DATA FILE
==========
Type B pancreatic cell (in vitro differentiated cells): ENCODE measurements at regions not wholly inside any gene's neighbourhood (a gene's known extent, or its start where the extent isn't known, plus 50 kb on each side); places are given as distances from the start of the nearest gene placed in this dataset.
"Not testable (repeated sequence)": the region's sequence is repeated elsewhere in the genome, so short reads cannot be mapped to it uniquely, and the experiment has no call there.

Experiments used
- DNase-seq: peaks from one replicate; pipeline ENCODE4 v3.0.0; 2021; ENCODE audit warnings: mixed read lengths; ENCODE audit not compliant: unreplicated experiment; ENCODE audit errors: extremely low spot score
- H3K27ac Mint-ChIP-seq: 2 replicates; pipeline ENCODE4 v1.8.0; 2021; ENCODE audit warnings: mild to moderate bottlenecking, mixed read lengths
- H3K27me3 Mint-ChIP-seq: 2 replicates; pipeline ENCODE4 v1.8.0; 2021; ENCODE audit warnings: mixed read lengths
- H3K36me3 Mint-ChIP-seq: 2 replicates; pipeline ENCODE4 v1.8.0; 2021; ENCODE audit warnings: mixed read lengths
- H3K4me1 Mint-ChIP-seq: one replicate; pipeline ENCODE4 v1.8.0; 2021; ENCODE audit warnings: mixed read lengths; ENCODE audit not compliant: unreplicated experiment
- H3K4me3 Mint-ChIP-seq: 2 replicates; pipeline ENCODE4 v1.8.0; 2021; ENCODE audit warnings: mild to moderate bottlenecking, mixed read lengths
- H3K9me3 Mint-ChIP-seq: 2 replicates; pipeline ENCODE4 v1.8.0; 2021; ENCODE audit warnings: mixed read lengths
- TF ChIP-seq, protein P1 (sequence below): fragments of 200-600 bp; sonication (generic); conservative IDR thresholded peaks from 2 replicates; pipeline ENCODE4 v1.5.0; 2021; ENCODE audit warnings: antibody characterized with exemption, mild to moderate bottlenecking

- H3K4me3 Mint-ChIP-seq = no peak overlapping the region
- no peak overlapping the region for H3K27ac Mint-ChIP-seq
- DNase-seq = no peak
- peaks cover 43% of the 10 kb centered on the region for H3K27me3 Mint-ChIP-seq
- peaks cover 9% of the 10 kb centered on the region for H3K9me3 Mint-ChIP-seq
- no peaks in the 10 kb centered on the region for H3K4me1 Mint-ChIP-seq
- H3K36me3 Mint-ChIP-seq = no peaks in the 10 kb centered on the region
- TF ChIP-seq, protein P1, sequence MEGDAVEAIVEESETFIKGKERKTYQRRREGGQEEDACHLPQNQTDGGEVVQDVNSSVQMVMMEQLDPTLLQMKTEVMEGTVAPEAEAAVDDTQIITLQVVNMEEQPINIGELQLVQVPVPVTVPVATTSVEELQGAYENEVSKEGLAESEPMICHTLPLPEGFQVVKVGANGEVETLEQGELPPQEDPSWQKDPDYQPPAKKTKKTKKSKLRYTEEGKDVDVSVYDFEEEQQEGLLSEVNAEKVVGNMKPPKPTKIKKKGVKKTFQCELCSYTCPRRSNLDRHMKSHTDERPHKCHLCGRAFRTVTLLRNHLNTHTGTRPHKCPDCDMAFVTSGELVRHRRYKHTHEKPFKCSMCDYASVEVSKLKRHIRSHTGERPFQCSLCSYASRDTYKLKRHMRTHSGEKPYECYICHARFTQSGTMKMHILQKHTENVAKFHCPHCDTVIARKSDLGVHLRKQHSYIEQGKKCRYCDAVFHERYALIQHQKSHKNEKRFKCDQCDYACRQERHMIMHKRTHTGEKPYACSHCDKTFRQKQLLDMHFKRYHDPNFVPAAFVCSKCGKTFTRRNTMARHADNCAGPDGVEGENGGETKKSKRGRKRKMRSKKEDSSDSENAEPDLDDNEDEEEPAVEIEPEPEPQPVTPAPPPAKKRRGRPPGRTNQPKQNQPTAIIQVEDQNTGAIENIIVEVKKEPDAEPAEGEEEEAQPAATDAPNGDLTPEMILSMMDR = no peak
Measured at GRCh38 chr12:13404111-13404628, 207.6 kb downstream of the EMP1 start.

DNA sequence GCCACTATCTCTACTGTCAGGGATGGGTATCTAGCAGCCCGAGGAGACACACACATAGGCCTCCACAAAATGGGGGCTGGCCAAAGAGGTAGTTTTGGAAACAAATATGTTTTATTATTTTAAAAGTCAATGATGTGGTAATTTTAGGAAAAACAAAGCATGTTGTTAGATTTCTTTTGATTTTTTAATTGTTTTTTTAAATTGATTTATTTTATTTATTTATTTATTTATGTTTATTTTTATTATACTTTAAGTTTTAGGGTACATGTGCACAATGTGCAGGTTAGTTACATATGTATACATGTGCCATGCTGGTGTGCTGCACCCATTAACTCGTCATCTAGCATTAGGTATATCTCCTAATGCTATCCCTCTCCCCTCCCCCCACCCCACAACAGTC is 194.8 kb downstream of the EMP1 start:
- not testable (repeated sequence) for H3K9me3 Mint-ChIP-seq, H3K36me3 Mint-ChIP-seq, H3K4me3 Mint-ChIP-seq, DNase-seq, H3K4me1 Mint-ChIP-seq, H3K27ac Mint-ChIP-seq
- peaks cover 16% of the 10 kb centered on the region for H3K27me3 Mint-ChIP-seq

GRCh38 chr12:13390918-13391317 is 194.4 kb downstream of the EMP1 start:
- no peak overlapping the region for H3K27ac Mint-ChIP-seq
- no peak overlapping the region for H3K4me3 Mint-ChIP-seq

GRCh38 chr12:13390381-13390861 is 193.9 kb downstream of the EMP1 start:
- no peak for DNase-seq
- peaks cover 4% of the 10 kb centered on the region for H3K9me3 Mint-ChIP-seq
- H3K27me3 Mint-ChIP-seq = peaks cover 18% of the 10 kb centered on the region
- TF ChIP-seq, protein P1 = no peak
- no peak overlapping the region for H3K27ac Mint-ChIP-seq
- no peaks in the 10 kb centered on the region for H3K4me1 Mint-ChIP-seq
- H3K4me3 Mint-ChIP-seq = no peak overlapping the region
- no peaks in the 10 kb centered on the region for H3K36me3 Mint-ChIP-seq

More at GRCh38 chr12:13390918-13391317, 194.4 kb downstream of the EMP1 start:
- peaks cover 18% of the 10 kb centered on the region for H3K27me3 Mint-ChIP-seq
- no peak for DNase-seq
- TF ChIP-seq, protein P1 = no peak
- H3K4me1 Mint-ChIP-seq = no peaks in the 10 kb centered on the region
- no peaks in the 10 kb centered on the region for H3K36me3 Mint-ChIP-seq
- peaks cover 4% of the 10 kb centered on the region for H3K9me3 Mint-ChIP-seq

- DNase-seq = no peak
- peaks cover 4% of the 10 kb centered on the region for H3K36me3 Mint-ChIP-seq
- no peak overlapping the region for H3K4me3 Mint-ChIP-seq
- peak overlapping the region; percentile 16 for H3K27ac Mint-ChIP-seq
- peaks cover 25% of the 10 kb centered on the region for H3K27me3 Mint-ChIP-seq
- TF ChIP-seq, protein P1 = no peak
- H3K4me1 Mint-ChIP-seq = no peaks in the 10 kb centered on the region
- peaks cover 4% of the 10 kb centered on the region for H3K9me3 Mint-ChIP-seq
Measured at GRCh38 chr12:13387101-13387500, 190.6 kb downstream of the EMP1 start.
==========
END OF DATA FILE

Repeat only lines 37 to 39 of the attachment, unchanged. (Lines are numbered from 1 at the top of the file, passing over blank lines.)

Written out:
- peaks cover 18% of the 10 kb centered on the region for H3K27me3 Mint-ChIP-seq
- no peak for DNase-seq
- TF ChIP-seq, protein P1 = no peak